Thursday, August 31, 2006


Someone asked me recently about my work method and how I’d increased my productivity. How is it that I used to spend six months writing an Intrigue? Then another month or six weeks editing the book. And now I’m writing three or four books a year-–both category and single title.

About ten years ago, I made the decision that I was going to write faster. I found that I could turn out a rough draft in two to four months. But I couldn’t shorten the editing process. I give myself permission to write a draft that needs work. Then I layer in all the qualities that elevate that draft from rough to polished.

I can’t get it all at once. When the whole draft is finished, I edit on the screen to improve the sentence structure, the character development, the action, and the emotional content of the book. Then I print out the book and start adding what I’ve left out. After I write in the changes, I print out the manuscript again-–then see more places that need improvement.

I usually repeat this process several times before I’m satisfied with the book.

When I’m writing, I start each day by editing what I wrote the day before. That's how I get into what I'm working on. When I read the previous day's work, I always find stuff I don’t like. I’ll want to improve a lot of the sentences. I may not have enough of the characters' emotions. Or I don't have the action quite right. Or the dialogue needs work. I have to add layers to get it right.

I basically set myself the task of writing ten pages a day. I might stop and read e-mail or talk on the phone. But I go back to the story and stay with the day's work until I get those ten pages. I might get that done by early afternoon. Or I might still be working at ten at night.

One thing I’ve found is that writing gets easier the more you do it. If you write consistently, you will be able to increase your output.

Also, I’ve written a lot of books. Because I have a lot of experience, it’s become easier for me to know if the story isn’t working. I can tell pretty quickly if a scene is off. If it’s too far off, I have to figure out what's wrong before I can go on.

On the other hand, sometimes I write a scene that I know isn't quite right--and leave it in the ms. I think of it as holding the place for the scene that will be right--when I figure it out. Those "wrong" scenes usually don't have the character motivation quite right. But I put them in anyway to hold the place for the correct scene, when I figure out what the character would really be thinking and doing.

I know there are some people who can't go ahead until they have each scene right. Giving myself permission to have it slightly wrong is one way I forge ahead.

Of course, if it's TOO screwed up, then it will throw the rest of the book off. So I have to be able to recognize that, too.

I also increase my productivity by having more than one book going at once. I mean, I might be writing one book, but I have another proposal sitting there, ready to go. Or I have to deliver an Intrigue one month and a Berkley the next month. If I'm having trouble with one book, I'll put it down and work on the other one--until I figure out the basic problem with the book that was giving me fits.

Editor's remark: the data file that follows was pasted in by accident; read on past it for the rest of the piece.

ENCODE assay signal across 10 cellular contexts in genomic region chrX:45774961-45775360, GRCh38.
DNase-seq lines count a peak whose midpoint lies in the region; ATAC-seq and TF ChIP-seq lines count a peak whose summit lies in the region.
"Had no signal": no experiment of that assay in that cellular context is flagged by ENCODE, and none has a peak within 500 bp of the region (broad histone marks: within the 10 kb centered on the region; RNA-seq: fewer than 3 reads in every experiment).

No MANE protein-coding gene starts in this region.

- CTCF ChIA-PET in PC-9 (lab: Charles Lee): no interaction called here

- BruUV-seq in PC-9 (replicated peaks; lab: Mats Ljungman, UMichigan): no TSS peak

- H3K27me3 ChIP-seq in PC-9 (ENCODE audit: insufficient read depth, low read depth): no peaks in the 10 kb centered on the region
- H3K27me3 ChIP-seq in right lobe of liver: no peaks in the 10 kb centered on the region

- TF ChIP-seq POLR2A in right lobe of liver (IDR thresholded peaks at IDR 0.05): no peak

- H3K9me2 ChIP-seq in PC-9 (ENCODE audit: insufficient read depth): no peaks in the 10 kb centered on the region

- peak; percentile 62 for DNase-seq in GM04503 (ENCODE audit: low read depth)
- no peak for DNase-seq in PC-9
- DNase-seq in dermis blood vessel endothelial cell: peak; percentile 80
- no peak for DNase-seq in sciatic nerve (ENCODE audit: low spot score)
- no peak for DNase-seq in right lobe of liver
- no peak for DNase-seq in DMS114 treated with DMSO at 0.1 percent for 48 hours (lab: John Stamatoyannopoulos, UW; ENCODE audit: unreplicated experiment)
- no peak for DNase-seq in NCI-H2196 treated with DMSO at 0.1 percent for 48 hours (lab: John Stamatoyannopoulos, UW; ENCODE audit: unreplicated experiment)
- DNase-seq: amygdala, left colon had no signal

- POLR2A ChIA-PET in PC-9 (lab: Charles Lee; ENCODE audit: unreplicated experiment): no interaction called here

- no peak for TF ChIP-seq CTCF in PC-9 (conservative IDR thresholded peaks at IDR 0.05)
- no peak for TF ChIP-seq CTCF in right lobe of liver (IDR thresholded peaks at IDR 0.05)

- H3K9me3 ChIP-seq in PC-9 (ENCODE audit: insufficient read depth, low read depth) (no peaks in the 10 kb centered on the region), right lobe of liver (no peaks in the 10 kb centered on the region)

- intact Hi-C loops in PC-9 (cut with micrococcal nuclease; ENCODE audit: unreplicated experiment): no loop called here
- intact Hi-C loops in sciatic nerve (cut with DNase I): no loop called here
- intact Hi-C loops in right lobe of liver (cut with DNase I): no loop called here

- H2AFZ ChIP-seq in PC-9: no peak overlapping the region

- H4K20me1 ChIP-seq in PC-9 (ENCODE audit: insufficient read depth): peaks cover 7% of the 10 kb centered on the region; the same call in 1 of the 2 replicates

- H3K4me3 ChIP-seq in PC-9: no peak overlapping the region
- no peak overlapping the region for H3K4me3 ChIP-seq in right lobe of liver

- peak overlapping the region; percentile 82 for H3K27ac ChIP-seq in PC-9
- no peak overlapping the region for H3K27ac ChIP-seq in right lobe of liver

I just wrote 100 pages of a Berkley novel, a sequel to BEYOND CONTROL, called BEYOND FEARLESS. It’s about sexually linked telepaths whose powers increase when they link up with their soulmate. But I think those 100 pages are going to turn into 90 pages because the beginning needs tightening. When I edit, I often tighten what I’ve written. And I’m just as likely to expand the text. It all depends on what I think the book needs.

I had to put my Berkley book down because I'd planned a research trip to Boston, for the Intrigue that's due in a couple of months. I'd written the whole draft of that ms, guessing about the settings in some scenes. Once I saw the real locations, I changed some of the scenes to fit the actual settings-–and added missing details that I never would have known unless I’d been there. Now I'm editing the book once on the screen. When I finish that, I'll go on to the paper editing. When that book is finished, I'll go back to BEYOND FEARLESS..

One reason I try to write fast is so that I have time to put each book away for a while. When I pick it up after a few weeks of working on something else, it's easy to see any problems with the ms, because it's like someone else wrote it.

If you’d like to discuss productivity, let me know.

Thursday, August 24, 2006

Galleys for "Bond of Silver"

Well, I committed myself to sending entries to my blog. And I’m slipping behind again. I’m in the middle of my least favorite thing–reading galleys. These are for a novella called “Bond of Silver” in a December Berkley anthology called UNLEASHED. The good news is that they’re not too long. The bad news is that I’m finding annoying word-repetitions, that I’m correcting, and hoping that the corrections get into the finished book.

I find that once I use a word, I tend to use it more than once. Does that happen to you?

I’m enjoying the story, though. It’s about a man from New Atlantis, which is in the Caribbean. The inhabitants left the Greek mainland eons ago because they were persecuted for their psychic powers. They now have a civilization on New Atlantis and hide the island with a force field. But they need more psychics to help them maintain the field. So they send their young men and women out into the world in dreams–to hook up with a partner who has psychic powers. If the meeting is successful, they go out to bring the person back.

Naturally, the couple I’m writing about are having considerable problems working out their relationship. It’s complicated. Her mother bonded with his stepfather. But she was afraid to go back to New Atlantis with him. Now she guards her daughter jealously. And she almost kills the young lovers as she tries to stop her daughter from leaving.

So that’s my story today.